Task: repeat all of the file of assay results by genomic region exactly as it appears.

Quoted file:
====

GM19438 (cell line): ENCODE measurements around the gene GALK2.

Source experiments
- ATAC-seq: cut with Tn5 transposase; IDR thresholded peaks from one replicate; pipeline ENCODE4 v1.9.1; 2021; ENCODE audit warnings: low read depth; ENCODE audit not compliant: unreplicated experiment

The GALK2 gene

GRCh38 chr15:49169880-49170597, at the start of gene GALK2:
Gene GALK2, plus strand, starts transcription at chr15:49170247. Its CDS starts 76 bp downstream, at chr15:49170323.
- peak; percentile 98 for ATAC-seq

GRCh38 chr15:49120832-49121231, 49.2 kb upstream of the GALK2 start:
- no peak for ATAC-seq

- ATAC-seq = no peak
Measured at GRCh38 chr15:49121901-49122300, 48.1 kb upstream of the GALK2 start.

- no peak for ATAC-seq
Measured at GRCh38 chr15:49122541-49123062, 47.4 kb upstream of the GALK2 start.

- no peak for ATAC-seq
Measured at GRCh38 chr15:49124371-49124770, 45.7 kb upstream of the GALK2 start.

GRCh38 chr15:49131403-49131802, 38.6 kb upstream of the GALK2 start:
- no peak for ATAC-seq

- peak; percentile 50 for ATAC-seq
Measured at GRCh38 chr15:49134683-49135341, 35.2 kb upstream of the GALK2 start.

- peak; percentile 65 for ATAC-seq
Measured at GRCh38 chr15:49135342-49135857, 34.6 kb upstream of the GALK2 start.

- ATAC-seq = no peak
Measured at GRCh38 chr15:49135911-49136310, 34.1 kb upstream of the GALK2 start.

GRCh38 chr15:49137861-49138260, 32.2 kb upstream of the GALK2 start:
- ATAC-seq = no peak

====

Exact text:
GM19438 (cell line): ENCODE measurements around the gene GALK2.

Source experiments
- ATAC-seq: cut with Tn5 transposase; IDR thresholded peaks from one replicate; pipeline ENCODE4 v1.9.1; 2021; ENCODE audit warnings: low read depth; ENCODE audit not compliant: unreplicated experiment

The GALK2 gene

GRCh38 chr15:49169880-49170597, at the start of gene GALK2:
Gene GALK2, plus strand, starts transcription at chr15:49170247. Its CDS starts 76 bp downstream, at chr15:49170323.
- peak; percentile 98 for ATAC-seq

GRCh38 chr15:49120832-49121231, 49.2 kb upstream of the GALK2 start:
- no peak for ATAC-seq

- ATAC-seq = no peak
Measured at GRCh38 chr15:49121901-49122300, 48.1 kb upstream of the GALK2 start.

- no peak for ATAC-seq
Measured at GRCh38 chr15:49122541-49123062, 47.4 kb upstream of the GALK2 start.

- no peak for ATAC-seq
Measured at GRCh38 chr15:49124371-49124770, 45.7 kb upstream of the GALK2 start.

GRCh38 chr15:49131403-49131802, 38.6 kb upstream of the GALK2 start:
- no peak for ATAC-seq

- peak; percentile 50 for ATAC-seq
Measured at GRCh38 chr15:49134683-49135341, 35.2 kb upstream of the GALK2 start.

- peak; percentile 65 for ATAC-seq
Measured at GRCh38 chr15:49135342-49135857, 34.6 kb upstream of the GALK2 start.

- ATAC-seq = no peak
Measured at GRCh38 chr15:49135911-49136310, 34.1 kb upstream of the GALK2 start.

GRCh38 chr15:49137861-49138260, 32.2 kb upstream of the GALK2 start:
- ATAC-seq = no peak